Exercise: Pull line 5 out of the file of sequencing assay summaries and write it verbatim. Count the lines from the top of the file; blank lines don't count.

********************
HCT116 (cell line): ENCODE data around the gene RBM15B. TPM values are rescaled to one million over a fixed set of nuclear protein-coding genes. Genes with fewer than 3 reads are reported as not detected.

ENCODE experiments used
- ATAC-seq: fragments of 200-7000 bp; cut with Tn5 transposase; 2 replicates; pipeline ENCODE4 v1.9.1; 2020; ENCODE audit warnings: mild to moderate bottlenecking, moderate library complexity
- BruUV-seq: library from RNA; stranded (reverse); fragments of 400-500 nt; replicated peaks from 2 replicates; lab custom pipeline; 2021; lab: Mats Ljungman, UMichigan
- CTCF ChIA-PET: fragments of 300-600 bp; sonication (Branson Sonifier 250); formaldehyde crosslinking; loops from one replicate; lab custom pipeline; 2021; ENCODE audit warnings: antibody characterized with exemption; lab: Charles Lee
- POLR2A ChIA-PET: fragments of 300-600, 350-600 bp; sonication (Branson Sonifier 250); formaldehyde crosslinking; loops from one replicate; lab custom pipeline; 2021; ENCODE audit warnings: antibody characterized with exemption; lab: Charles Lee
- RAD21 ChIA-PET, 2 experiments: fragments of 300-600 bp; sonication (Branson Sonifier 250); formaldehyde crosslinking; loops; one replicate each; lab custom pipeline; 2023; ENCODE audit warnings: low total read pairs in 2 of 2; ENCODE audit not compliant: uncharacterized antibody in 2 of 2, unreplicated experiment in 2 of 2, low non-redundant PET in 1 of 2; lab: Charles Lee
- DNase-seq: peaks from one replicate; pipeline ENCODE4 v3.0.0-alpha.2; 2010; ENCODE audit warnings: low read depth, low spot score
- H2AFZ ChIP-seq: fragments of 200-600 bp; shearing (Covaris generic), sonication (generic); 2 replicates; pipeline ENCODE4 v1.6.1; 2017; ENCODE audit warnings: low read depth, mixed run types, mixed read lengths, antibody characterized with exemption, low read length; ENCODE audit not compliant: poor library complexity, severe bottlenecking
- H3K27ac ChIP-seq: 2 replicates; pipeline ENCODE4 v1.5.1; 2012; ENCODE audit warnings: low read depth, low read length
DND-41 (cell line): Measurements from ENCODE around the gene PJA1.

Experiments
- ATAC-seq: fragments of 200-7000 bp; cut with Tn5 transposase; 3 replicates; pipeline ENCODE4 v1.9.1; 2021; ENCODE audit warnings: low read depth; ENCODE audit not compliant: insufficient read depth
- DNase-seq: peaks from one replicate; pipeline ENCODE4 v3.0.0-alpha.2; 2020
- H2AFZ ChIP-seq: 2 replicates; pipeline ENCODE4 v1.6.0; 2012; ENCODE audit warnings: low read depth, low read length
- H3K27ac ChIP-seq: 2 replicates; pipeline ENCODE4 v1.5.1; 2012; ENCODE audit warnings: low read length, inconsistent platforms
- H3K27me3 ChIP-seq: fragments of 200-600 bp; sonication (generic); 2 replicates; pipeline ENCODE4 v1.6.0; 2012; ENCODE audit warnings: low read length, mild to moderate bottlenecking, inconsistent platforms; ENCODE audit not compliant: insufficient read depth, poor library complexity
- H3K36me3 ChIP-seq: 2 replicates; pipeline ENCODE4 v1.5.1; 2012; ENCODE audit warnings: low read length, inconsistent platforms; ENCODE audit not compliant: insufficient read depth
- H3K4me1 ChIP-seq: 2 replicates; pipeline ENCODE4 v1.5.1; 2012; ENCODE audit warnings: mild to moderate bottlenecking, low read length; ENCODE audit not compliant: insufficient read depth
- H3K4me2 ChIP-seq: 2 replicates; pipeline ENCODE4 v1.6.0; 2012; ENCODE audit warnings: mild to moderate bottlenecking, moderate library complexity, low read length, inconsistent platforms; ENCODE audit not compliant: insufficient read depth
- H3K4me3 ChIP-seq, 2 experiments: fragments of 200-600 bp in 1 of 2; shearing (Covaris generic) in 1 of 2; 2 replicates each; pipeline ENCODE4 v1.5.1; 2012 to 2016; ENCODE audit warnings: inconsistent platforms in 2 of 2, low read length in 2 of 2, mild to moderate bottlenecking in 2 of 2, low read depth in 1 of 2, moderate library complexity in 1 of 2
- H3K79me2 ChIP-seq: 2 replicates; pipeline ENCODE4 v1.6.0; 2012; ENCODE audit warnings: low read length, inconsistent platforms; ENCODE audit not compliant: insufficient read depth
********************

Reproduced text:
- CTCF ChIA-PET: fragments of 300-600 bp; sonication (Branson Sonifier 250); formaldehyde crosslinking; loops from one replicate; lab custom pipeline; 2021; ENCODE audit warnings: antibody characterized with exemption; lab: Charles Lee